MINI CRUISE MARVELS
Mini cruises are the new mini breaks. If you’re short on time but big on travel, there’s no better way to see some of Europe’s best cities. It’s a great way to test the waters with a new ship or cruise line too. Pack an overnight bag and meet us at the port.
Horse and carts roll into medieval squares and swans glide on the Lake of Love. It sounds like the start of a Brothers Grimm fairytale but it’s just your average afternoon in Bruges. The picturesque port of call is chocolate-scented and fuelled by a diet of Belgian beer and warm waffles. Fortunately, walking off the calories has never been such a pleasure. Two majestic market squares – the Markt and the Burg – form the photogenic heart of the city, housing its most historic highlights. The Provincial Palace, the Chambers, the Belfry and Bruges City Hall are among the most impressive, but there are many more besides. Horse and cart isn’t the only means of resting tired feet; visitors can also take to the canals on a boat tour that sails in the shadows of gorgeous gabled houses. It may be a festive favourite but Bruges is beautiful at any time of year.
Take a trip back in time in the second most famous city on the Seine. Paris may attract the masses, but quaint old Rouen is one of the most charming and historic cities in France, famed not only for its Gothic cathedral and medieval lanes, but also as the place in which Joan of Arc was tried and burned at the stake in 1431. The French heroine is commemorated by the surprisingly modern Église Sainte-Jeanne d’Arc, built on the same site where she was martyred. Rouen is riddled with history, having been devastated by war, fire and the plague during its 2,000 years, but the city has risen from the ashes and flourished to become Normandy’s highlight. Rouen is well-known for its antique treasures too, with antique dealers occupying many of the timbered chocolate box buildings in the Damiette-Saint-Maclou district. It is also the starting point for excursions to Giverny, the scenic one-time home of artist Claude Monet.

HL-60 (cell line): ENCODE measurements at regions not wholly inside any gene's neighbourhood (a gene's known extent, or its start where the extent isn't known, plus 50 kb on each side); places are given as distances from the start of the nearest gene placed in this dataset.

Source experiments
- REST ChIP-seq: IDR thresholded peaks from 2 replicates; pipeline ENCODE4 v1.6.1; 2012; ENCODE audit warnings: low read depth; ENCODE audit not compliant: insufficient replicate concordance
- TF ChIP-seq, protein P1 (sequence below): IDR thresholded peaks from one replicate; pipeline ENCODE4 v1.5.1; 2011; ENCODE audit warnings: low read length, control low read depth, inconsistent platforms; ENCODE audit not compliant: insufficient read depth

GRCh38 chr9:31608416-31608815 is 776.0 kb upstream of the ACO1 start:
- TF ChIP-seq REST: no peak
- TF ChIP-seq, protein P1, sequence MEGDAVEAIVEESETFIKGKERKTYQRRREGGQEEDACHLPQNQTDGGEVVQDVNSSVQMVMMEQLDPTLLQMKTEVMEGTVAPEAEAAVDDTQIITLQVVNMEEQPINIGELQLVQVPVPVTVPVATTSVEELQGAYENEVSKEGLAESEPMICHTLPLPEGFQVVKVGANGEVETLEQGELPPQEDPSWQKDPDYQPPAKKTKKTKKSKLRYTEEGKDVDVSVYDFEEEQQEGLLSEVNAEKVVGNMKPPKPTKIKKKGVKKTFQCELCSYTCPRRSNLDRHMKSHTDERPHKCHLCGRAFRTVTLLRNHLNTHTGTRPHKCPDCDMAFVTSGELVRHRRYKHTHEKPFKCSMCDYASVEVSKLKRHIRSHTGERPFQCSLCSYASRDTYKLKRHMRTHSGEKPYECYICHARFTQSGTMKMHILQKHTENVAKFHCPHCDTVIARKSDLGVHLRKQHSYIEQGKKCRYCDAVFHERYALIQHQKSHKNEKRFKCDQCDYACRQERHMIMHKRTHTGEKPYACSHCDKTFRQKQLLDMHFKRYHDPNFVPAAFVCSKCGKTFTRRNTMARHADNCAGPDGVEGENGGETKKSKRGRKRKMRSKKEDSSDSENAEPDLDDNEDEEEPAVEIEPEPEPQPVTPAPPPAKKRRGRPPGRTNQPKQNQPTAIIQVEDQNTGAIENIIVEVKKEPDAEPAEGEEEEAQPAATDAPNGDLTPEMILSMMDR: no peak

Nowhere else merges naughty and nice quite like Amsterdam, a mini cruise capital that has built its fortunes around its 17th century Canal Ring. Despite a risqué reputation, there’s far more to Amsterdam than scarlet windows and smoky coffee shops. For culture vultures, there are the museums. Over 50 of them in fact, including the world-class institutions located on Museumplein –Rijksmuseum, Stedelijk Museum and the Van Gogh Museum – plus the unmissable Anne Frank House. The green-fingered will appreciate Keukenhof Gardens and the Bloomenmarkt, the only floating flower market in the world. There are two ways to see the city; on two wheels and by boat. Canal cruises take on various guises, so it’s up to you whether you see the city sights with pizza and beer, by candlelight or with an appetising excess of cheese and wine.
4. ST PETER PORT
It may be the second largest Channel Island but Guernsey is just 12 miles long. The tiny speck of land lies 30 miles from the Normandy coastline and no other British Isle feels quite so foreign. The quaint fishing harbours and vast sandy stretches could have come straight from the continent, but you’ll find cream scones and good old British manners aplenty in the island capital of St Peter Port. There are countless ways to spend a day here, from scenic strolls to Fermain Bay, to visits to the sites left behind by five years of German Occupation, including La Vallette Underground Military Museum, the military fortifications on the island’s west coast, and the German Occupation Museum. Other highlights include the aptly, though rather unoriginally, named Little Chapel and Hauteville House, the former home of exiled French writer, Victor Hugo. The Guernsey Vaeux bus route will take you on a drive by of the island’s star attractions for a flat fare of just a pound.